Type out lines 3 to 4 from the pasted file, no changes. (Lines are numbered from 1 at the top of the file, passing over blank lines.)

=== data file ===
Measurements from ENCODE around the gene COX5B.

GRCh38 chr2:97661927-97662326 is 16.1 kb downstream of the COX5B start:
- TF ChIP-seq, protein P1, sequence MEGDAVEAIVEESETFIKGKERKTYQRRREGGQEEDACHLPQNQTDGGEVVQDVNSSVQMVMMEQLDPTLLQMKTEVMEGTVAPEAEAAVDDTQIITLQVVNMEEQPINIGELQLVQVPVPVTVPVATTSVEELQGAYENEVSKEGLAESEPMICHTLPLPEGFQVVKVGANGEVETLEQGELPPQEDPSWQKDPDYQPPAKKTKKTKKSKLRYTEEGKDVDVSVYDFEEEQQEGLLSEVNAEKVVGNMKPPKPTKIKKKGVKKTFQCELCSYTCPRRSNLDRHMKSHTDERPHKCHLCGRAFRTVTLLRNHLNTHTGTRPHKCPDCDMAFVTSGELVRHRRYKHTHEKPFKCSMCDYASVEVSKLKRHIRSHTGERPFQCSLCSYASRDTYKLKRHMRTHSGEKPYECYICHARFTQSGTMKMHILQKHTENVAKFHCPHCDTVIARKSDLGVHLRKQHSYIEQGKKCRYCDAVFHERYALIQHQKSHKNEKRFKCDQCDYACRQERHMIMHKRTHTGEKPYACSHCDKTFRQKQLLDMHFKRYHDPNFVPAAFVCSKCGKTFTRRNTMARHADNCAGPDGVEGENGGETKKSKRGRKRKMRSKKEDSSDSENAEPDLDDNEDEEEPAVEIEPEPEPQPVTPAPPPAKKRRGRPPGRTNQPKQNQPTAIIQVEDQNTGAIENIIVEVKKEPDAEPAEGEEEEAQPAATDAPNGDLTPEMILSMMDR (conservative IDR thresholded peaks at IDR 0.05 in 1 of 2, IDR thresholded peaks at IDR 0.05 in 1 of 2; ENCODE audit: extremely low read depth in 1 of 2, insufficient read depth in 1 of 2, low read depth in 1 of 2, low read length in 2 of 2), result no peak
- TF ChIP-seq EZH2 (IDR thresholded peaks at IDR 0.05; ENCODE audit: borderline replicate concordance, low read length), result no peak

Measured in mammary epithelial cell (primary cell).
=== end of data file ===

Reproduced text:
- TF ChIP-seq, protein P1, sequence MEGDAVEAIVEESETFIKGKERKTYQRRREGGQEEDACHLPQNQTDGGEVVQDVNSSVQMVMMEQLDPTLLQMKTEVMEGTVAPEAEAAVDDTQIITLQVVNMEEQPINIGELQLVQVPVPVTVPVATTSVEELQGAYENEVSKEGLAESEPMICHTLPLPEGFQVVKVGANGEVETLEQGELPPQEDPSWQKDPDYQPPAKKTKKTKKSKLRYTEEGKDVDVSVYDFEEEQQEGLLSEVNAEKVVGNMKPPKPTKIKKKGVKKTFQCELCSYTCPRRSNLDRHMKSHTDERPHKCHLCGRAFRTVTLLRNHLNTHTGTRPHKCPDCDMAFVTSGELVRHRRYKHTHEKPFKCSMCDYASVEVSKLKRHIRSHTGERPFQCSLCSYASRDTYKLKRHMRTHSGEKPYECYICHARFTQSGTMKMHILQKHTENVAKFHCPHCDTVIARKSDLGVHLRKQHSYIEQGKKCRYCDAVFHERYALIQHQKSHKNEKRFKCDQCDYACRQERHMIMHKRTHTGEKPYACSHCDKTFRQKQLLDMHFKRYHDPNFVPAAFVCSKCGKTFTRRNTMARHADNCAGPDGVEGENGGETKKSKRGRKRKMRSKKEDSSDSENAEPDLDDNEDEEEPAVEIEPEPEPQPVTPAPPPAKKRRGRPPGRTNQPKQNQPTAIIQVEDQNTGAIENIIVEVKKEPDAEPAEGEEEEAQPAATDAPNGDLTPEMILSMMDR (conservative IDR thresholded peaks at IDR 0.05 in 1 of 2, IDR thresholded peaks at IDR 0.05 in 1 of 2; ENCODE audit: extremely low read depth in 1 of 2, insufficient read depth in 1 of 2, low read depth in 1 of 2, low read length in 2 of 2), result no peak
- TF ChIP-seq EZH2 (IDR thresholded peaks at IDR 0.05; ENCODE audit: borderline replicate concordance, low read length), result no peak